by Emily Kennedy, MSc, RHN, Billings Ovulation Instructor (in Practicum) and health coach
In the BOMA-USA pamphlet entitled “Unraveling the mystery of PCOS”, Dr. Mary Martin speaks to natural ways of treating this increasingly common condition. As Billings user may already be more natural-minded than the average woman, this is a great question to know how to address with ready-to-go tips.
Besides drugs such as metformin, bromocriptine or dexamethasone, Dr. Martin has some good advice for managing PCOS naturally. This advice can be organized into two categories:
First, improving insulin sensitivity. Here are some proven therapeutic lifestyle changes:
Exercise – works by activating the Glut 4 alternate pathway for glucose entry into the cell. Three 10-minute session per day (ie a brisk walk after every meal) only 5 days per week will give you the CDC recommended 150 minutes per week. Doesn’t that sound doable?
Calorie shifting (or caloric cycling) – works by improving fasting insulin concentrations as well as subcutaneous and visceral fat. There are many variations of the calorie shifting approach, all involve eating a regular amount of food for a set number of days, then significantly reducing caloric intake for another set time frame. Some variations also include specific intervals between meals. (Using a food tracker like the MyFitnessPal app helps a lot with this technique.)
Limit sugars and starches – works by reducing the carbohydrate/glucose load in your bloodstream, thereby reducing the insulin spike. Sugars include refined sugars from processed “treat” items as well as natural sugars found in fruit, dairy, grains and starchy vegetables like potatoes and corn. Ask your client to start by picking one sugary/starchy item they can do without.
Emphasize fat, fiber and protein – works by slowing the digestion of food, resulting in a slower rise in insulin. Choose unprocessed plant-based fats like nuts, seeds, avocado, and coconut more often than animal-based fats like cheese, butter or bacon. Many of the whole foods listed as plant-based fats are also sources of fiber and protein. Bonus!
In some cases, PCOS has an autoimmune component in addition to endocrine and reproductive effects. A physician can determine the presence or absence of antibodies that indicate autoimmunity.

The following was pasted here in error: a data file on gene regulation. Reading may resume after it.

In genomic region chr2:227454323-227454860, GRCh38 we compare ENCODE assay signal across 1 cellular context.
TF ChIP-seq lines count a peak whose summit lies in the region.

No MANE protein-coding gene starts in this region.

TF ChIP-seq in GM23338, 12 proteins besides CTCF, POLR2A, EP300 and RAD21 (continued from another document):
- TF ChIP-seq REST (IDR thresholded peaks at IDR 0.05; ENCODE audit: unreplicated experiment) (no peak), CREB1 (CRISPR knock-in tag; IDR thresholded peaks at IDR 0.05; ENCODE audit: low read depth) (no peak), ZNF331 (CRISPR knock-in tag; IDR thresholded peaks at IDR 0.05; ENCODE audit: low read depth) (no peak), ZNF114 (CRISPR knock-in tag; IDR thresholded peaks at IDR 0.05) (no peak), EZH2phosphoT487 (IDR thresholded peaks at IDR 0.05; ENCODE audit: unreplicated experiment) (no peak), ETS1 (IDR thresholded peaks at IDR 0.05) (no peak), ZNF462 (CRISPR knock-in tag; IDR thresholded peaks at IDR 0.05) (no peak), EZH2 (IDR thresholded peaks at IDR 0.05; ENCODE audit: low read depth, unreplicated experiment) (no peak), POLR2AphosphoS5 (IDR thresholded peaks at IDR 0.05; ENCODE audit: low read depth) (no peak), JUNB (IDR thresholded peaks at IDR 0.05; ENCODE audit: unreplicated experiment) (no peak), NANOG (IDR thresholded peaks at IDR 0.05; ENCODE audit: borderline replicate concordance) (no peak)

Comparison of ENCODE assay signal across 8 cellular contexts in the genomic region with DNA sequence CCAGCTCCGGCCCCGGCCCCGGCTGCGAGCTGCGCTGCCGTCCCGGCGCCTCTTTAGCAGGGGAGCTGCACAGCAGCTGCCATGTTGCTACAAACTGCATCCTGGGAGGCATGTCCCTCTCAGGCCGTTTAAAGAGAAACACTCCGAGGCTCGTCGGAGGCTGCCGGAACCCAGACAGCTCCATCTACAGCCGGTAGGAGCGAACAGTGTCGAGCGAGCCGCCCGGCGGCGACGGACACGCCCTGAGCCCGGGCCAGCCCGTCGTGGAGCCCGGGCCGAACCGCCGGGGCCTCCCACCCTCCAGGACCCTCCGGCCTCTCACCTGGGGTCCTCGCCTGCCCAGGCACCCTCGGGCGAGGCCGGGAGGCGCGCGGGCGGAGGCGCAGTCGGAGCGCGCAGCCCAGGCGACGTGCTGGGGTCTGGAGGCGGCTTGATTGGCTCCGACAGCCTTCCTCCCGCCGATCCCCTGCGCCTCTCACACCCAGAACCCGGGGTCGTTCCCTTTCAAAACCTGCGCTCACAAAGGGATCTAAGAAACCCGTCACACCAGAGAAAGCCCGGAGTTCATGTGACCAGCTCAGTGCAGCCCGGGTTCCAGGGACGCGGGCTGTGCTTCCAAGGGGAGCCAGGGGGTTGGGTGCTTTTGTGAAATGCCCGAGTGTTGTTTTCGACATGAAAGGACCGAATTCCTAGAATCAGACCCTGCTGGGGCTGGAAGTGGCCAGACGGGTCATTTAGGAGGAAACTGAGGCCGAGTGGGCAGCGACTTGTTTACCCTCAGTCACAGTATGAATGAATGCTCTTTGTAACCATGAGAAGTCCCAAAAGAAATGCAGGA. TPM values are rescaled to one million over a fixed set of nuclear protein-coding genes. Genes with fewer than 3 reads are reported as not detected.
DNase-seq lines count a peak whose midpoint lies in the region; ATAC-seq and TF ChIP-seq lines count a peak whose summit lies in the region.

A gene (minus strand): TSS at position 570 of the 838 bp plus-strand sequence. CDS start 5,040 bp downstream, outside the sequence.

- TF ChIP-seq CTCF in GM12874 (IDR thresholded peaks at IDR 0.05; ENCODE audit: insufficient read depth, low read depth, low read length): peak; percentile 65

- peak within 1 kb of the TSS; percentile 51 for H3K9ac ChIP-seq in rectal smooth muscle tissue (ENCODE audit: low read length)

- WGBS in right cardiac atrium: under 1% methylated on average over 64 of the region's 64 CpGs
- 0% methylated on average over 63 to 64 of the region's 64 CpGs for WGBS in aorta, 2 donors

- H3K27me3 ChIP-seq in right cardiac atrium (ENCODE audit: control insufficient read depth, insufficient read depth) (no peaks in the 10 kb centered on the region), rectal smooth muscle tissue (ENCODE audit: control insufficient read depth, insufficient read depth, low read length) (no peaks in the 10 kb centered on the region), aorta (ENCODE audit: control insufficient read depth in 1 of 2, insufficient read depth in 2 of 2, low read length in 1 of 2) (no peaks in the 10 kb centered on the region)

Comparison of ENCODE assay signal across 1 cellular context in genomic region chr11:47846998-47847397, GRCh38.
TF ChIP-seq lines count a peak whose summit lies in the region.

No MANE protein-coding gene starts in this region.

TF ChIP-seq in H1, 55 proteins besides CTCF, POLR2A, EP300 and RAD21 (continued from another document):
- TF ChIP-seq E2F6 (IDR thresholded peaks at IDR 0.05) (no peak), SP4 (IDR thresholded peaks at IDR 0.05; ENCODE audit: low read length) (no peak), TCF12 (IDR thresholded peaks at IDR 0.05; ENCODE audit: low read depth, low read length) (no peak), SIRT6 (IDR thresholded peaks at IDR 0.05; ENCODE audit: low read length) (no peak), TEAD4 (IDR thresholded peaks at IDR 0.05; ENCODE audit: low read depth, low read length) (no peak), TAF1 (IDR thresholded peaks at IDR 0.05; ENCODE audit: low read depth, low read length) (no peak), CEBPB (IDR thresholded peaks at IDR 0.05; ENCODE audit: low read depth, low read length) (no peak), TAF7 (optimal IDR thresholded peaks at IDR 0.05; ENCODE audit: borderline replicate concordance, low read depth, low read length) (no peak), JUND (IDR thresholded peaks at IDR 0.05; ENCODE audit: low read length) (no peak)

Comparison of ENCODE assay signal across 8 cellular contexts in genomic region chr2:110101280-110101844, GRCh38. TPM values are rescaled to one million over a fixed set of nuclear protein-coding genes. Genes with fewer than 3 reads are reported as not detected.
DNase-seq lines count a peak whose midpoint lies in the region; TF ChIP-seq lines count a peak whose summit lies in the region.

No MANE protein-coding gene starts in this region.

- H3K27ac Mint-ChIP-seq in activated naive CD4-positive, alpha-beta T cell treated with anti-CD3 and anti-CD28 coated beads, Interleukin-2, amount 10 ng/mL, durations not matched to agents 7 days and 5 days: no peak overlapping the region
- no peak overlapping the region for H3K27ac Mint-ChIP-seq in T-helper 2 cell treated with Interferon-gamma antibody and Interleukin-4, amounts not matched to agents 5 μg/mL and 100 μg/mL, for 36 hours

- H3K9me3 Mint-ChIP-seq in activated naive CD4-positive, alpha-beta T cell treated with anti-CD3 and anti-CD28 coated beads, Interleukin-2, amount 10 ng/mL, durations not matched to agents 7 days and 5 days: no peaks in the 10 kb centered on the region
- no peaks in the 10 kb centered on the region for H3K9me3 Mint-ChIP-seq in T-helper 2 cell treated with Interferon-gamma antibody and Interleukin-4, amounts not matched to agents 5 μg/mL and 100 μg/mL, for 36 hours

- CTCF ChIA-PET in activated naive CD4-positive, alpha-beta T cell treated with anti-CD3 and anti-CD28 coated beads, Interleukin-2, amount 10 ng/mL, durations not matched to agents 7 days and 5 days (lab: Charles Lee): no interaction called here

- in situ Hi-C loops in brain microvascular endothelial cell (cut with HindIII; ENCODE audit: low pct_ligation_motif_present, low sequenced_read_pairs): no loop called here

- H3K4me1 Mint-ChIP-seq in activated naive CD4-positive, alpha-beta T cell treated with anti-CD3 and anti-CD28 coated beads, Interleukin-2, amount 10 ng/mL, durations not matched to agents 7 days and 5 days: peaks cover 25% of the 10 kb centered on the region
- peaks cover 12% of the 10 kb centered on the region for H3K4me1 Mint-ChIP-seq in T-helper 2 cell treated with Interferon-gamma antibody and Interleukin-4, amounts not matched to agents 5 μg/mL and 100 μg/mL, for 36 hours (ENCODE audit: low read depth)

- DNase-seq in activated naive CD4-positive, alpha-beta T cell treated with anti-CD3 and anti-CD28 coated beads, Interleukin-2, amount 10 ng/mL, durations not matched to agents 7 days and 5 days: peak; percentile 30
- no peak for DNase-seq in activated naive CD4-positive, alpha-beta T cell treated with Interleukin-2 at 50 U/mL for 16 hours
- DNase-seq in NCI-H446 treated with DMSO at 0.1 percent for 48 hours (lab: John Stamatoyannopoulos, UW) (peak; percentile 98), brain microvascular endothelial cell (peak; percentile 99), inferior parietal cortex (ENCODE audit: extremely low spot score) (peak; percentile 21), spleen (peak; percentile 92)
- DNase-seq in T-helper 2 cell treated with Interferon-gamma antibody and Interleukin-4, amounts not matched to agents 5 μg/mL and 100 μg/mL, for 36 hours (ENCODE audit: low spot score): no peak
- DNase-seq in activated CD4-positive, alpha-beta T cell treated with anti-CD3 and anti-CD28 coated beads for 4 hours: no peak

What’s going on with your client’s digestion? Protein components (ie gluten, casein) from foods containing wheat and dairy are some only partially digested, creating macromolecules the immune system does not recognize and therefore attacks. This is the food-digestion-autoimmunity connection.
An Elimination Challenge is the best way to determine if improving autoimmune PCOS is as simple as cutting out gluten, dairy or another possible food offender. Per Precision Nutrition’s infographic guide, here’s a synopsis of an Elimination Challenge:
(N.B. When eliminating gluten, be mindful of the tips to improve insulin sensitivity and stay away from highly refined carbohydrates like gluten free cookies, pretzels, crackers, etc.)
According to the U.S. Department of Health and Human Services, PCOS affects 1 in 10 women of childbearing age worldwide. Lifestyle changes are hard work but have the potential to cut medication costs and restore reproductive and endocrine function naturally. If your client is motivated, consider referring them to an experienced health coach who can help them stay on track with their wellness goals.
As Billings Ovulation Method® teachers we cannot be seen to advise in areas where we do not have the expertise or training. However, this article may be a good resource for you to give to women you are helping who have PCOS, so they can decide if they would like to follow up and get help with their diet and lifestyle changes.
1. “Unraveling the mystery of PCOS (Polycystic Ovarian Syndrome): Q&A with Mary Martin, MD, FACOG. BOMA-USA pamplet available at www.boma-usa.org
2.Davoodi, Sayed Hossein et al. “Calorie shifting diet versus calorie restriction diet: a comparative clinical trial study” International journal of preventive medicine vol. 5,4 (2014): 447-56.
3. Mobeen, Hifsa et al. “Polycystic Ovary Syndrome May Be an Autoimmune Disorder” Scientifica vol. 2016 (2016): 4071735.